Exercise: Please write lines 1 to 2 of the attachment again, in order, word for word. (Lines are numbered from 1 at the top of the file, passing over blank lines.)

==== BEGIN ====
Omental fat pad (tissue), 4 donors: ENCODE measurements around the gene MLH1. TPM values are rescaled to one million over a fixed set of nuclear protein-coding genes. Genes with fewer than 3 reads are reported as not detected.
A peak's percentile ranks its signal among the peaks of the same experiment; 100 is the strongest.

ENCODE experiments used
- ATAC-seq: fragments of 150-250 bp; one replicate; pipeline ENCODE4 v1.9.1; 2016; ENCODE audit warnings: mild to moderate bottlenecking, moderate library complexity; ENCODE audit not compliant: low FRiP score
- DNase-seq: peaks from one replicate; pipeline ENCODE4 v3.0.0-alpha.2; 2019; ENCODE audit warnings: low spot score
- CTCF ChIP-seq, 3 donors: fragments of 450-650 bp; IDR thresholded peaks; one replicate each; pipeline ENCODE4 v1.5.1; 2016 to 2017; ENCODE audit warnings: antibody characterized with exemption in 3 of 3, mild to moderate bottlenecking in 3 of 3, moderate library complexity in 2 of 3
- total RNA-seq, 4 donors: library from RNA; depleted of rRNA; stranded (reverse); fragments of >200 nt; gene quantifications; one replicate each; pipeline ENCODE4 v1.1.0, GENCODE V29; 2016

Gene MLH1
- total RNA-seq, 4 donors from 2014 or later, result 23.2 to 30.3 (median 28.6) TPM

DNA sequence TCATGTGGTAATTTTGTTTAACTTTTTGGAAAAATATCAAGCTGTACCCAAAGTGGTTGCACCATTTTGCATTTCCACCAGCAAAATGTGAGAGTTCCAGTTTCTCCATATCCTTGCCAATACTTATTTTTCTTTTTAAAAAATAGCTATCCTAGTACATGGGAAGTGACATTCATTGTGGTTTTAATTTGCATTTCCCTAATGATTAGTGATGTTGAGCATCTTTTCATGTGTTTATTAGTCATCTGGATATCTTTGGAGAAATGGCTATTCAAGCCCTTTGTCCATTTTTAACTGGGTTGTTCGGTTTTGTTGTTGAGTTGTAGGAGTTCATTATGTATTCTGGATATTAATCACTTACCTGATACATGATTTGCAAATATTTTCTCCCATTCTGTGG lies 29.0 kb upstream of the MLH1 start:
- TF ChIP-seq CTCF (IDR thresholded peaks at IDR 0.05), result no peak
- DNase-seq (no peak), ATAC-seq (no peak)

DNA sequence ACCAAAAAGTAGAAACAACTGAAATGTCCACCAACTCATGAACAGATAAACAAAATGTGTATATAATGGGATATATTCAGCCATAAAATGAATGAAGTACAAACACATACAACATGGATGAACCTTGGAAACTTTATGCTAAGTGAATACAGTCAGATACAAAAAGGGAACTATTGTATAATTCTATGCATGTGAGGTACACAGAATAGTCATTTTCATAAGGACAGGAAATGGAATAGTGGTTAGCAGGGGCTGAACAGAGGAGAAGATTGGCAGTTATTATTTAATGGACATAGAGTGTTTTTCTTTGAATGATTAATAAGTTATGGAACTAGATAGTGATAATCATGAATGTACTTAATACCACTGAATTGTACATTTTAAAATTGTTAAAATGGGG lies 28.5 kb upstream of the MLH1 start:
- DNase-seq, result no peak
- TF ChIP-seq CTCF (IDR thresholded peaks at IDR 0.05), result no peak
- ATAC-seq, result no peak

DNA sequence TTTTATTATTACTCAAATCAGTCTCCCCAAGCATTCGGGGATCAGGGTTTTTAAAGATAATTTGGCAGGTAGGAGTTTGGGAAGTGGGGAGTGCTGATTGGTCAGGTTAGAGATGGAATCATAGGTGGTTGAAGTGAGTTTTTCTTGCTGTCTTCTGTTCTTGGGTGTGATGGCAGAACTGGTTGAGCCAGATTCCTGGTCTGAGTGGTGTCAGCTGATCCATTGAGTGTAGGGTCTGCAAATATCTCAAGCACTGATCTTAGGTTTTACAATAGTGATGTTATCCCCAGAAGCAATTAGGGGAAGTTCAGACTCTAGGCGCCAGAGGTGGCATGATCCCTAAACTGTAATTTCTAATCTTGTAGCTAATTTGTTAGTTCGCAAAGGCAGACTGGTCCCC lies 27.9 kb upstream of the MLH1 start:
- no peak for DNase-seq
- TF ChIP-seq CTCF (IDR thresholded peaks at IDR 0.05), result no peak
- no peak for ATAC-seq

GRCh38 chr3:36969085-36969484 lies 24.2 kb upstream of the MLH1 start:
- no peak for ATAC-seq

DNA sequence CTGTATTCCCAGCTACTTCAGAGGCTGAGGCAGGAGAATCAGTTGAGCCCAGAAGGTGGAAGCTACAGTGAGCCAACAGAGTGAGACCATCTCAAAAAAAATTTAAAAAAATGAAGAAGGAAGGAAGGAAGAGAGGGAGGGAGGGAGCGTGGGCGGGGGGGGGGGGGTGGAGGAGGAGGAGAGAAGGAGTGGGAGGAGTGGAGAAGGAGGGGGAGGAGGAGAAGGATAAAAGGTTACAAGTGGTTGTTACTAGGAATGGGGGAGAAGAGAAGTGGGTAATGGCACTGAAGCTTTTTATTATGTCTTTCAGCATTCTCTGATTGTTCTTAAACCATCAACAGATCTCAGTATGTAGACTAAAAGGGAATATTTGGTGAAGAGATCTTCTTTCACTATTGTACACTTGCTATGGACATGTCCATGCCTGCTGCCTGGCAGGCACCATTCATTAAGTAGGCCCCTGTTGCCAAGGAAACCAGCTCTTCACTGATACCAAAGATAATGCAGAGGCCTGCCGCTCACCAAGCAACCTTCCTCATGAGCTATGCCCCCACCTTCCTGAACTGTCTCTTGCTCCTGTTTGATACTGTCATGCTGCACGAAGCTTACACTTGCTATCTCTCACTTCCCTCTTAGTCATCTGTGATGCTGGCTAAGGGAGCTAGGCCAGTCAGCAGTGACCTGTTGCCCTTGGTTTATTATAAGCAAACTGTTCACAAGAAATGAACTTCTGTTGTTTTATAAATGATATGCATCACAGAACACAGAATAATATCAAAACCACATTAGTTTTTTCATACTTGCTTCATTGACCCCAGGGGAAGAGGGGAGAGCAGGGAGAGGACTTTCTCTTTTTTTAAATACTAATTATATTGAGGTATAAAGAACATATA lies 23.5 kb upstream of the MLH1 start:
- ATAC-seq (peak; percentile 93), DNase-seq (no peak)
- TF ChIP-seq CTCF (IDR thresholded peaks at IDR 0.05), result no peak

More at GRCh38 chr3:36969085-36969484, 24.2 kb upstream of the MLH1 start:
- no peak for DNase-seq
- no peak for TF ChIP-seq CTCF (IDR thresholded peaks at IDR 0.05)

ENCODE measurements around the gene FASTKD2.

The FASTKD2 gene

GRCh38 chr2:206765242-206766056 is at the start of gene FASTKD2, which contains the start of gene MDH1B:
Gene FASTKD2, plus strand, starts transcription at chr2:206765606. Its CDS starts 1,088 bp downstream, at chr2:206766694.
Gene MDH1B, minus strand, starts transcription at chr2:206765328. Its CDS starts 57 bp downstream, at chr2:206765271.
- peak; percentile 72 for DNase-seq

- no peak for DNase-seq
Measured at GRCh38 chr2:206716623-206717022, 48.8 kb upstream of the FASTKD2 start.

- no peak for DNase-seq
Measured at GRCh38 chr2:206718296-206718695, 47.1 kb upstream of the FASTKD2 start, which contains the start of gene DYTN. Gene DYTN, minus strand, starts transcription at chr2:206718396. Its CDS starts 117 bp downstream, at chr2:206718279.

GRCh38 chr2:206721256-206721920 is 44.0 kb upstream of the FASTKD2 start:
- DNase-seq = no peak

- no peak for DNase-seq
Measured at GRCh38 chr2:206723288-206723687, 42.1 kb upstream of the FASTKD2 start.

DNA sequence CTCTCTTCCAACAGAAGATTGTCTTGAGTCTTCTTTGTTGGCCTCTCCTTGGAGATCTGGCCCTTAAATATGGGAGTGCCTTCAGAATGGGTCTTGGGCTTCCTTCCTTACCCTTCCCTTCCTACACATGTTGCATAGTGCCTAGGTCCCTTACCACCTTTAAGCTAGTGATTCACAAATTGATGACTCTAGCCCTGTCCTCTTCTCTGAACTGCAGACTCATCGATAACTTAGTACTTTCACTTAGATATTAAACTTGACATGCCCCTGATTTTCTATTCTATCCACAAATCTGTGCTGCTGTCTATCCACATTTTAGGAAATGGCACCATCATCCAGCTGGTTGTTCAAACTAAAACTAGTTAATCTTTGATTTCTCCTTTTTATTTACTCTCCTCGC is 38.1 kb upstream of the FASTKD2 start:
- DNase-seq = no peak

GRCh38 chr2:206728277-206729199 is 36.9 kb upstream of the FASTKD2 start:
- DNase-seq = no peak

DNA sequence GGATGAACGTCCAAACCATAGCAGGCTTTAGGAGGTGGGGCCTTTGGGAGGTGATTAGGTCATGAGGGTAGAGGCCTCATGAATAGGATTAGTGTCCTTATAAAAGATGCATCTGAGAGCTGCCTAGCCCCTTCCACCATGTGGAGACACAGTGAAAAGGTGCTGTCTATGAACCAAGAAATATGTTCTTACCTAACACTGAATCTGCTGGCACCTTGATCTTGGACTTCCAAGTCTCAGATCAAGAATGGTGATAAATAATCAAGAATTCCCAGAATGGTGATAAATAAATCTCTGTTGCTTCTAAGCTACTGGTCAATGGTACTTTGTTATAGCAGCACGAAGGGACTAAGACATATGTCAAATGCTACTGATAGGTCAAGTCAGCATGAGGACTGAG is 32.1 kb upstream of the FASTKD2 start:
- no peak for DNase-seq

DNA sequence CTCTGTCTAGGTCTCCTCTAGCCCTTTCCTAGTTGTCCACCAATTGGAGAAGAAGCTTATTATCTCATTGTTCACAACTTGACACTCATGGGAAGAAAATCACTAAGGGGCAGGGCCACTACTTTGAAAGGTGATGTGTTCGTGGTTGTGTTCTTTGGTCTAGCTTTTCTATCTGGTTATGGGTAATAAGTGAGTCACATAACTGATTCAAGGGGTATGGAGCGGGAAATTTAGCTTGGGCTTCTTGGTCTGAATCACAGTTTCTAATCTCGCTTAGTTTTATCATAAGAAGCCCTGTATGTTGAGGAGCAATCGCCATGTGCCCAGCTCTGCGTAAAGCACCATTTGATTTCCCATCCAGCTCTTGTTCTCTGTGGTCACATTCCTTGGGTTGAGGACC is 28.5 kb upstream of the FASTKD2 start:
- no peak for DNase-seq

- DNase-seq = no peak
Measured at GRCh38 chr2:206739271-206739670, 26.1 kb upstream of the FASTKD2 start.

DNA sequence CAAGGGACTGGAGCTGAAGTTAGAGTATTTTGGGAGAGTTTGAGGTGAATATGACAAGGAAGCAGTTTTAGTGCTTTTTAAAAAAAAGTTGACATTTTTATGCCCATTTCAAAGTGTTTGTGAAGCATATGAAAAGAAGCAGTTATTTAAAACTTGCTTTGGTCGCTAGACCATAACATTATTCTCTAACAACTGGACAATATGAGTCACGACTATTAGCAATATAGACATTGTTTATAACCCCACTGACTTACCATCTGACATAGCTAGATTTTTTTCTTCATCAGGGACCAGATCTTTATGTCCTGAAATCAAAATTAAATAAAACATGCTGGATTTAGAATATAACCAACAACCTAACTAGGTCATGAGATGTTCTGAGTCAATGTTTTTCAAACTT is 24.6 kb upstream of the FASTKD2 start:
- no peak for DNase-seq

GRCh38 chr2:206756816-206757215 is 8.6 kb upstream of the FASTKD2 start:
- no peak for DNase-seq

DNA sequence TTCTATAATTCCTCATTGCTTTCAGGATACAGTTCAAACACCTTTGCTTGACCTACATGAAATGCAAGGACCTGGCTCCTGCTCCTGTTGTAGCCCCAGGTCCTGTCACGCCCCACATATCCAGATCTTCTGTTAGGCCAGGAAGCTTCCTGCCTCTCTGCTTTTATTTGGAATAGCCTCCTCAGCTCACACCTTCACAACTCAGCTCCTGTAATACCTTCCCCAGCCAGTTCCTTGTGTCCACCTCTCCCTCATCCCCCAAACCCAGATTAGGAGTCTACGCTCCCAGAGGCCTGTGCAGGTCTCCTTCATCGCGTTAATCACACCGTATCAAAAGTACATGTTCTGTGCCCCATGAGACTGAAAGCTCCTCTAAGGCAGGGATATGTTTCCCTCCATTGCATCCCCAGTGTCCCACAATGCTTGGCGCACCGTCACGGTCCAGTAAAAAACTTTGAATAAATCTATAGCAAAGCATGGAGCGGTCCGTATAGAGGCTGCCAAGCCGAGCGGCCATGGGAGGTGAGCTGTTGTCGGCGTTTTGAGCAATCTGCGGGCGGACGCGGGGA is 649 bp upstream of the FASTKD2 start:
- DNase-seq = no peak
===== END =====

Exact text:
Omental fat pad (tissue), 4 donors: ENCODE measurements around the gene MLH1. TPM values are rescaled to one million over a fixed set of nuclear protein-coding genes. Genes with fewer than 3 reads are reported as not detected.
A peak's percentile ranks its signal among the peaks of the same experiment; 100 is the strongest.